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Must Read, January 25, 2012

by Shmuel Rosner

January 25, 2012 | 3:27 am

Barack Obama delivers his State of the Union address to a joint session of Congress on Capitol Hill, January 24, 2012. (Photo: Reuters)

Iran: Downplayed in President Obama’s State of the Union Speech

James Phillips of the conservative Heritage Foundation claims the amount of time Obama spent discussing Iran in his State of the Union address is indicative the White House’s failed policies.

“Given the Obama Administration’s lack of a forceful response to any of these challenges, the President’s promise to “take no options off the table” is sure to be regarded as an empty threat in Tehran.”

Fact check: Obama’s State of the Union Address 2012

USA Today looks at the truth behind Barack Obama’s statements in his State of the Union speech.

“Obama certainly has had his share of foreign policy successes over the last year. He followed through with a campaign promise to end the war in Iraq, a team of U.S. Navy SEALs hunted down and killed Osama bin Laden in May, and the U.S. supported a NATO-led operation in Libya that culminated with the ouster of Moammar Gadhafi. But at least one potential national security land mine lies ahead: Iran.”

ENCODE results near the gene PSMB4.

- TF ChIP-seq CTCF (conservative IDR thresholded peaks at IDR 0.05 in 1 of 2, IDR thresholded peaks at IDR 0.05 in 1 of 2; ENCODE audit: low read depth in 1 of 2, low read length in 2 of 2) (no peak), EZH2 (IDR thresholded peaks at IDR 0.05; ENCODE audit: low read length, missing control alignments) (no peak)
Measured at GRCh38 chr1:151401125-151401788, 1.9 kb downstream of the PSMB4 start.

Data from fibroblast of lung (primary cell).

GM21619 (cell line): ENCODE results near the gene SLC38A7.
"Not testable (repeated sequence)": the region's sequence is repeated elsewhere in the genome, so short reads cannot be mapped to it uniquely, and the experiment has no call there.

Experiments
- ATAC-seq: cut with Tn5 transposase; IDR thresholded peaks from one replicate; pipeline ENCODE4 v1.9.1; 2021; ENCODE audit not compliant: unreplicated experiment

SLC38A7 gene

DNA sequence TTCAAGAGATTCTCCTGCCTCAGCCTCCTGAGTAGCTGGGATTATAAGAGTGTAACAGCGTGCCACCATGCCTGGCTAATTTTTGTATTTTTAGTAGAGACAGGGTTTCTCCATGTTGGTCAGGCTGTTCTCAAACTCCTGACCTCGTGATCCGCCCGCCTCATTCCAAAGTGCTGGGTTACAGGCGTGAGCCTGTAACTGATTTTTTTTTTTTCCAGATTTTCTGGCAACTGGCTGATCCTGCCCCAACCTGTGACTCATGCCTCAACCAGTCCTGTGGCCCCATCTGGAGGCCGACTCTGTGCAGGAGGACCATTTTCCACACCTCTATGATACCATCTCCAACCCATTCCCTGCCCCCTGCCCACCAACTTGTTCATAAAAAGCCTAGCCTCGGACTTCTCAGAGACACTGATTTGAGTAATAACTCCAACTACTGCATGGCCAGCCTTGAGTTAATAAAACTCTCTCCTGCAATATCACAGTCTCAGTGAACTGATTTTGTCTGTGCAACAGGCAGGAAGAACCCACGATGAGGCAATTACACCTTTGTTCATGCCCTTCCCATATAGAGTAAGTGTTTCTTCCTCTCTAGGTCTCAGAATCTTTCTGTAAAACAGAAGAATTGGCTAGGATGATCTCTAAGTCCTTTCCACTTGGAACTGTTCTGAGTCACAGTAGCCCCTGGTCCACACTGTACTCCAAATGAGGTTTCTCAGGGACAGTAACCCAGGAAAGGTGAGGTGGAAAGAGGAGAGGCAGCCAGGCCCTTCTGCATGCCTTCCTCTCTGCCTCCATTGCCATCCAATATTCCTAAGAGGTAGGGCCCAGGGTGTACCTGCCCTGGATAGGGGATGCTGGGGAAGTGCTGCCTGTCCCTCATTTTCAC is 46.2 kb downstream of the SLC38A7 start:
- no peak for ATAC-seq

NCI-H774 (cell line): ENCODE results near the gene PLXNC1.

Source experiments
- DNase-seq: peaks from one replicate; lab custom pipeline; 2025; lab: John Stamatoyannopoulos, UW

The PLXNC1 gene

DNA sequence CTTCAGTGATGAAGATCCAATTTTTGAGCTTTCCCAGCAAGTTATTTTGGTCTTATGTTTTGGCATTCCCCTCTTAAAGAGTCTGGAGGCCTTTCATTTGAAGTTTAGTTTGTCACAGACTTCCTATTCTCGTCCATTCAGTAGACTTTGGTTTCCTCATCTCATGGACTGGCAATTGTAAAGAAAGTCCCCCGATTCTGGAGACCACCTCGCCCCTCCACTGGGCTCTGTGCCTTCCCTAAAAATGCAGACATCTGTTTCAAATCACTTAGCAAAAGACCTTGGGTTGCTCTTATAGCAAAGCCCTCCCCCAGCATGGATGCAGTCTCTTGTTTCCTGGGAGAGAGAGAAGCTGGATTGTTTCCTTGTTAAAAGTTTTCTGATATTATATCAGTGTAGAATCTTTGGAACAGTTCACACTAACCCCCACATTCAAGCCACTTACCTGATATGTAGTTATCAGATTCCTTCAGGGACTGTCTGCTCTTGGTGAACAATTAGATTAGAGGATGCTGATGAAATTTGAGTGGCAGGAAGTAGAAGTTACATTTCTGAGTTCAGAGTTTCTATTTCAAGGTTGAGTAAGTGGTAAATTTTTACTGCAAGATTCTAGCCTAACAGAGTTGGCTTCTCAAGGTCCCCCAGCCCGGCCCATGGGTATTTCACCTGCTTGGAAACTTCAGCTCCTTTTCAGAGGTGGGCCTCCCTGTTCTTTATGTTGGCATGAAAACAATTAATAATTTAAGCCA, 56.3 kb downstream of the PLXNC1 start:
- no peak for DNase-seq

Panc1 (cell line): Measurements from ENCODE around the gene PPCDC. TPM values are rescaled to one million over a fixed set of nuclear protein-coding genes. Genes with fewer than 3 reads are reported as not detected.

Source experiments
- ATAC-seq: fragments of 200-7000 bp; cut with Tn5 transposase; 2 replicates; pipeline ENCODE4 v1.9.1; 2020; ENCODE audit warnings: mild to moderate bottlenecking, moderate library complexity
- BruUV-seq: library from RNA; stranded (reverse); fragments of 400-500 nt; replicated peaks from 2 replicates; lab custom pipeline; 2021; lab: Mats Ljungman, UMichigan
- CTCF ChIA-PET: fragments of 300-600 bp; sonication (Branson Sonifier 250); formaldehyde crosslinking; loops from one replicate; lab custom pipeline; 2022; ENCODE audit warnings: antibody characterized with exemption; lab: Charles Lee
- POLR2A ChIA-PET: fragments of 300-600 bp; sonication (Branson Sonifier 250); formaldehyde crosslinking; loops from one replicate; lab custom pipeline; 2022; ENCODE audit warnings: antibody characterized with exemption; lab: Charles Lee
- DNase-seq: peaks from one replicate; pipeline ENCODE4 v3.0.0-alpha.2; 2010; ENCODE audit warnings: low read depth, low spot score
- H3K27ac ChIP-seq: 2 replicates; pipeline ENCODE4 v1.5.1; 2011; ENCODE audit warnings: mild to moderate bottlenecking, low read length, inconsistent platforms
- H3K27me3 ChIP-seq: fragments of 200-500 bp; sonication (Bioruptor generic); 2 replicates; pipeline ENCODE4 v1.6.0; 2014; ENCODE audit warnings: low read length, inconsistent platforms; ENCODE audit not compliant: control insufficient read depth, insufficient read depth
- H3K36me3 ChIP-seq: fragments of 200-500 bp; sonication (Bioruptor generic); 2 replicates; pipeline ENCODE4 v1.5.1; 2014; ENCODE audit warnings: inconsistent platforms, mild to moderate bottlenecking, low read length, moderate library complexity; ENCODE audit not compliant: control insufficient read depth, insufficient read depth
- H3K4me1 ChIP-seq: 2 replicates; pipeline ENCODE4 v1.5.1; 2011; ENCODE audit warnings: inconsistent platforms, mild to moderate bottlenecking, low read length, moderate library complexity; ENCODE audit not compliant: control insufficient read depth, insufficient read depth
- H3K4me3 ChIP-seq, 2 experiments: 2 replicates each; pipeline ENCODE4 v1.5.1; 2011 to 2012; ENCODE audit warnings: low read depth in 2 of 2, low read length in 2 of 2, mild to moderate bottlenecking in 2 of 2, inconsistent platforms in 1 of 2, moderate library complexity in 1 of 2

The billionaire behind Newt

Robert Reich of Salon takes aim at the American campaign-finance rules, and speculates that Sheldon Adelson does not expect his generosity toward Newt Gingrich to go unrewarded.

“Do you know who Sheldon and Marian Adelson are? Do you know what Gingrich has promised them, or what they think they’ll get out of a Grinch presidency? I don’t. But if Newt becomes President of the United States, they’ll be singularly responsible. And we better find out, because Newt will owe them big time.”


The Army and the People Were Never One Hand

Max Strasser of Foreign Policy shines the spotlight on Maikel Nabil, a pro-Israel Egyptian blogger, jailed for warning against the power of the military during the revolution, but who ultimately turned out to be right.

“While most activists saw Hosni Mubarak and his cronies as their primary target, Nabil, a pacifist, bore a grudge against the Egyptian armed forces that stretched back before the revolution.”

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